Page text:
So you've been thinking..... for a while.... of updating your home with a new bathroom, kitchen, rear deck or extending to cater for a growing family. The key is drawing the line in the sand as to how far you will go with your renovations. I have carried out two large renovations over the last 5-years and have learnt many lessons, here are a few:
- Visit multiple home improvement stores and display centers and save photos of what you like.
- Find reliable trades people and ask them to show you photos on their phone of their previous work.
- Make progress payments instead of lump sums before they start and record every payment.
- Keep some money under your pillow for those unexpected discoveries.
- Find your local Bunning's and build relationships with everyone there.
- Be prepared to carry out a few odd jobs yourself.
There are several ways you can fund a renovation depending on how far you want to go. If you are making structural changes to the property or building a Granny Flat, you will need to advise your local council and gain the necessary approvals as well as legally advise your lender as they are the mortgagee of the property.
Funding Option #1- Using your personal savings:
- By far the easiest way to fund your renovation as you are in full control and there is an emotional attachment to these funds. This will encourage you to spend more wisely.
Funding Option #2 - Using your work bonus or tax return refund:
- If your not using these funds to reduce your mortgage, then they can be potentially used to make updates around your home.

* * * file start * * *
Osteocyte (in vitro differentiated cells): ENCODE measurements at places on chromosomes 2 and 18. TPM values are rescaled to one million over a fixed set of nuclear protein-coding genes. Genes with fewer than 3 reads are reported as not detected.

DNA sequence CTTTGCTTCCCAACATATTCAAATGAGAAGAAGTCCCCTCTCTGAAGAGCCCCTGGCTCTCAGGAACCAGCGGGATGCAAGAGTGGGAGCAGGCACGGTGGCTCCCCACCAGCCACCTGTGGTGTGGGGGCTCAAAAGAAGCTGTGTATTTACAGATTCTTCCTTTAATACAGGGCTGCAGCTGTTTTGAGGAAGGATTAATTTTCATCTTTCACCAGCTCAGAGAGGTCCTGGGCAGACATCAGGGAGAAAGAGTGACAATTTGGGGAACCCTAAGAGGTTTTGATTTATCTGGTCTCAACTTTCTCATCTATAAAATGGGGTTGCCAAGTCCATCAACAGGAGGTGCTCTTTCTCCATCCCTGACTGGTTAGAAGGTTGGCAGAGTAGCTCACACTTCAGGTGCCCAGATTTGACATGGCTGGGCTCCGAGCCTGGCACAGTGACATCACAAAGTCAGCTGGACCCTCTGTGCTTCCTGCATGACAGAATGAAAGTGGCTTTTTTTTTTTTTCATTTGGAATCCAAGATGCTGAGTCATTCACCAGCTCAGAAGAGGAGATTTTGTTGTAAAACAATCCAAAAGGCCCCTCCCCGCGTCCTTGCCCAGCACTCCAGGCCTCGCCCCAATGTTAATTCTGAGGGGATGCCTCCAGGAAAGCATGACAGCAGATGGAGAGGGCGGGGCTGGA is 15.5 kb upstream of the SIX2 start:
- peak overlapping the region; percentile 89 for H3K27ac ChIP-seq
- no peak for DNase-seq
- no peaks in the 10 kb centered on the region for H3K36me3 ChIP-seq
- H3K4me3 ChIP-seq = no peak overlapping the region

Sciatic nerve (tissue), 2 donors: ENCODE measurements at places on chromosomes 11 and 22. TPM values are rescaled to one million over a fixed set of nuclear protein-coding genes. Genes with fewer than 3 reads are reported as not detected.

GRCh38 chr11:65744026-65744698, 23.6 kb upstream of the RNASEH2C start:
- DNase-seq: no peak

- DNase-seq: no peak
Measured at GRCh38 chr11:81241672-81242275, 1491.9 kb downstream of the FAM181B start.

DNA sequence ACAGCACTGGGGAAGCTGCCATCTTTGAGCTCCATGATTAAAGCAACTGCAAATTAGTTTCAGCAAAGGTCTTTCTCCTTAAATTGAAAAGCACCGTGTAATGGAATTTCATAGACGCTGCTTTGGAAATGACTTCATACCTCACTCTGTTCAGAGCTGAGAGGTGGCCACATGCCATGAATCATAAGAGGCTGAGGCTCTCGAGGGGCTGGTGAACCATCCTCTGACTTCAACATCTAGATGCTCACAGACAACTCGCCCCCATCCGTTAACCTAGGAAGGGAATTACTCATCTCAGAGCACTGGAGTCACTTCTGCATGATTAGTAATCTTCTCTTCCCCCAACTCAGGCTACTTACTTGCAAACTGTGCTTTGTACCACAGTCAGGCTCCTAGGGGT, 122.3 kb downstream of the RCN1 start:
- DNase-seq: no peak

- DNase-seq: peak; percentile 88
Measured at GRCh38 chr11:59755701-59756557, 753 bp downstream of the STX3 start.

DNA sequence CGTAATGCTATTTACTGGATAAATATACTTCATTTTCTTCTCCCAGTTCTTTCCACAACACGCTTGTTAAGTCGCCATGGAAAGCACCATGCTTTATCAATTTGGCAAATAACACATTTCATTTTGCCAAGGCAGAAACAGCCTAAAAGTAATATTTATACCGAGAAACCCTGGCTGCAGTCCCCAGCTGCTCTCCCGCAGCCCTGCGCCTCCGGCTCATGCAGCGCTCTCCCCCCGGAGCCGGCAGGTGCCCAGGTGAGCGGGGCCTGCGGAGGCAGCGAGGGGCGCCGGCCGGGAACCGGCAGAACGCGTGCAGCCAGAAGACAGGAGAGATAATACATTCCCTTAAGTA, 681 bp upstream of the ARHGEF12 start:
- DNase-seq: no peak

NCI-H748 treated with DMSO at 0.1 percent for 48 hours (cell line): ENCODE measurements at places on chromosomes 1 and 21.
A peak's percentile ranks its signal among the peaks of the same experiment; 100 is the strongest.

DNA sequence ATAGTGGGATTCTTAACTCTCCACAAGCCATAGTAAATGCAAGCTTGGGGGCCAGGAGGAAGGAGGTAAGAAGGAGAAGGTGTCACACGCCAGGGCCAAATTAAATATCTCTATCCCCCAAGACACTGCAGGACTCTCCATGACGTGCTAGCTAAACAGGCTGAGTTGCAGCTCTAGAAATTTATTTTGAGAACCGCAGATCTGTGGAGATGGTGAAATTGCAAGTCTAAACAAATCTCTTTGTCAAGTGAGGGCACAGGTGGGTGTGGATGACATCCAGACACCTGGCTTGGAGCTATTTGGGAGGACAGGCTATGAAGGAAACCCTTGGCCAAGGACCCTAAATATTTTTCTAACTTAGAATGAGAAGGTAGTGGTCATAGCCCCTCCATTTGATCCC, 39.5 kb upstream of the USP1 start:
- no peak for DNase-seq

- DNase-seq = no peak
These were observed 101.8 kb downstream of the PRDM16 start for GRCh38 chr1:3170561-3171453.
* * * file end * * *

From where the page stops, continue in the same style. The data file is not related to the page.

Funding Option #3 - Using your credit card:
- Depending on the size of the renovation, you could get away with using your credit card with major suppliers, but you will need to be disciplined with making regular repayments as soon as possible to reduce interest charges.
Funding Option #4 - Releasing equity in your Home:
- If you don't want to tap into your savings, want to avoid making those high interest repayments with your credit card and you have equity in your home, this could be the preferred way to source the required funds. At the same time, it is a perfect opportunity to review your mortgage to see if you can find a better deal.
Example of how this could work:
- You have a mortgage of $370,000 remaining on your property and your property is valued $950,000; and
- You need $100,000 for your renovation; and
- As long as your income can service the new debt (mortgage) of $470,000 and you have a clean credit file, we will find you a lender who can accommodate your equity release.
Funding Option #5 - Construction loan:
- If your renovation plans are structural (i.e 2nd level addition, demolishing a portion of the house etc) and there is a mortgage over the property, you are legally obligated to advise your lender and obtain a construction loan.
- A construction loan has several benefits to the home-owner:
* The builder will need to provide everything to you in writing and produce a formal building contract; and
* The lender will ensure that the builder is certified and holds specific insurance policies; and
* The lender will control the progress payments. If the builder slackens off or they are behind, they wont get paid; and
* During the construction stages, you have the option to make interest only repayments; and
* Once construction has been completed, you can convert the loan into a standard everyday loan.
Feel free to discuss your scenarios with us and good-luck with your plans. I hope it stays well below budget :)